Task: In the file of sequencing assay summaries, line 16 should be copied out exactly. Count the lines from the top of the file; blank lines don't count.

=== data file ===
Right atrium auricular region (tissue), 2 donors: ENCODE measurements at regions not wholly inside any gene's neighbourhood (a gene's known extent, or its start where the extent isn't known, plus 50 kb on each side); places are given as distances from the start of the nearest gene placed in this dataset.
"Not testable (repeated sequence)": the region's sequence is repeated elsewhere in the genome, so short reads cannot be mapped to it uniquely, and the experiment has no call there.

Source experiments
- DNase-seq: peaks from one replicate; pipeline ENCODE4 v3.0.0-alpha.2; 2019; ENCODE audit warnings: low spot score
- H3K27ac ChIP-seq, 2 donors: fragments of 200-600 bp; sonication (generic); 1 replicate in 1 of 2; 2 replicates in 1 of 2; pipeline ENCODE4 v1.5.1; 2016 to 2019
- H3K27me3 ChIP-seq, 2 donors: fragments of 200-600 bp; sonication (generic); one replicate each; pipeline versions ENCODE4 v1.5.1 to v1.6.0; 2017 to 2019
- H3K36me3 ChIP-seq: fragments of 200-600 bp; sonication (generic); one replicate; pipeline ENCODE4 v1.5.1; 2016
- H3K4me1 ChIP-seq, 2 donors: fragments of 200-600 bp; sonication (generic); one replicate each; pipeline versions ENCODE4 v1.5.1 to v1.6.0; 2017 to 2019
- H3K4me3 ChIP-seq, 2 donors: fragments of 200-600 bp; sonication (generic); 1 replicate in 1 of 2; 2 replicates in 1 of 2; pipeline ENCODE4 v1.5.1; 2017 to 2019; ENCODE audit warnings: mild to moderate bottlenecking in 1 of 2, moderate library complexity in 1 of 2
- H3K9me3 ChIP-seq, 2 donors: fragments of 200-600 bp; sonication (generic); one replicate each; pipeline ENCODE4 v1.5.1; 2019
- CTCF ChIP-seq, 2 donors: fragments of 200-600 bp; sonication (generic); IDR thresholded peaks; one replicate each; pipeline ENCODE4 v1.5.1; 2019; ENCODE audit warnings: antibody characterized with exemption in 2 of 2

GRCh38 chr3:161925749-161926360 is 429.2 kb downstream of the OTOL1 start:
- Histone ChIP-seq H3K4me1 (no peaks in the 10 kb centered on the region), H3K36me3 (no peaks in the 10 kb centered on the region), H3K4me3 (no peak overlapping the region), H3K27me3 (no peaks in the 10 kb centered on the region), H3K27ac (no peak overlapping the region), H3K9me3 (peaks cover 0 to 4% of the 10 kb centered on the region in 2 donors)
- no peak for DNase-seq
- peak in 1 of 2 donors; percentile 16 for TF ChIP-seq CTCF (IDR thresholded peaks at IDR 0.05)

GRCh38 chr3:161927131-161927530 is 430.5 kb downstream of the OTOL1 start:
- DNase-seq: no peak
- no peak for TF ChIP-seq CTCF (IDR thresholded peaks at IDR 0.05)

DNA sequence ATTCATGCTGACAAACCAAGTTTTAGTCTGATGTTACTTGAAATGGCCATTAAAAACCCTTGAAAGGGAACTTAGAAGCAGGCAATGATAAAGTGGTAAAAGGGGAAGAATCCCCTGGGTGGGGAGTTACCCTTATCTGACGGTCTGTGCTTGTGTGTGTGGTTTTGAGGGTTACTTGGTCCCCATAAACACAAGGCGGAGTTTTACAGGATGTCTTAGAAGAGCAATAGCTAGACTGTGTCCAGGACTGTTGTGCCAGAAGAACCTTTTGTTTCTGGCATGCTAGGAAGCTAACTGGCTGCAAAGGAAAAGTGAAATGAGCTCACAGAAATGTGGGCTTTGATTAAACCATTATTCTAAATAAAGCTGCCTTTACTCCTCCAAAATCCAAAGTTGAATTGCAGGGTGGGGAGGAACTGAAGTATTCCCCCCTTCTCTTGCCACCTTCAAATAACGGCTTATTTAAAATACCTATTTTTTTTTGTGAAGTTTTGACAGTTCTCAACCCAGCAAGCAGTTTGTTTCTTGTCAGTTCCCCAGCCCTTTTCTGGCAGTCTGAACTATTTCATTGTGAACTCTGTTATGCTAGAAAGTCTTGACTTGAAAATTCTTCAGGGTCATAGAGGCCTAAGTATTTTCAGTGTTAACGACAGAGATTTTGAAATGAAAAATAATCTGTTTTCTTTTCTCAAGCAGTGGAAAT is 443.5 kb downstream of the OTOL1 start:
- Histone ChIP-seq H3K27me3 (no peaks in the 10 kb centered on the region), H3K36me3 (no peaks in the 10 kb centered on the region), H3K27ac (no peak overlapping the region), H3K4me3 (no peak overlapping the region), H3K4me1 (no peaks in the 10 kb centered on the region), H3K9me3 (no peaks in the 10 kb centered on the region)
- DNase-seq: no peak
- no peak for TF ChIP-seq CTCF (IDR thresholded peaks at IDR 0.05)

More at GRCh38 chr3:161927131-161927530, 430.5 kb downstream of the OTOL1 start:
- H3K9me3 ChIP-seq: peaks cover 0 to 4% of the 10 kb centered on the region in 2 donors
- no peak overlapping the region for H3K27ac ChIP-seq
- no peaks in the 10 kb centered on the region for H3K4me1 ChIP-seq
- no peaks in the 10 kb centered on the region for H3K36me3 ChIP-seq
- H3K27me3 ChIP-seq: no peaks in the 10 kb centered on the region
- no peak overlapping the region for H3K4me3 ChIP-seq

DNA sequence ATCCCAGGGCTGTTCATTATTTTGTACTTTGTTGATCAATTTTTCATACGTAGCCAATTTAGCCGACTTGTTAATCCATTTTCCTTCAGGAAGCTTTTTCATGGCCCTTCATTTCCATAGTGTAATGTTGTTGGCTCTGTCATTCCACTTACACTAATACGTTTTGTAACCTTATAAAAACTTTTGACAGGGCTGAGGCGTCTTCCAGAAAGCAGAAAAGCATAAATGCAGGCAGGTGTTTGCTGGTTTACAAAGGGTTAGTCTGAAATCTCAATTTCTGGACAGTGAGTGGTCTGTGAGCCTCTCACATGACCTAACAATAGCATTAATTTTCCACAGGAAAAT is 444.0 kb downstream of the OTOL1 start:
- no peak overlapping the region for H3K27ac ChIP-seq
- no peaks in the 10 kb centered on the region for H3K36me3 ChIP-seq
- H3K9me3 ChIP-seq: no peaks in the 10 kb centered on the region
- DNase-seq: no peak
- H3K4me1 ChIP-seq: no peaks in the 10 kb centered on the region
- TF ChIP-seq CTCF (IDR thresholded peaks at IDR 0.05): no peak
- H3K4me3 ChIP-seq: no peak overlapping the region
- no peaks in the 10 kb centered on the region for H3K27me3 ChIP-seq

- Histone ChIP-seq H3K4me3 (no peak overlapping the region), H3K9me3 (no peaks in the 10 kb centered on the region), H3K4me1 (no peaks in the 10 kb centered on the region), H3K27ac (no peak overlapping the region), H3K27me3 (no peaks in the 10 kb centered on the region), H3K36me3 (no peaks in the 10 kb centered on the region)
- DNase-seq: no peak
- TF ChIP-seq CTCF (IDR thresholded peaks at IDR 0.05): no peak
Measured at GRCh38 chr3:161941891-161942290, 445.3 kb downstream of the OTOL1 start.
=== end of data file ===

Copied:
GRCh38 chr3:161927131-161927530 is 430.5 kb downstream of the OTOL1 start: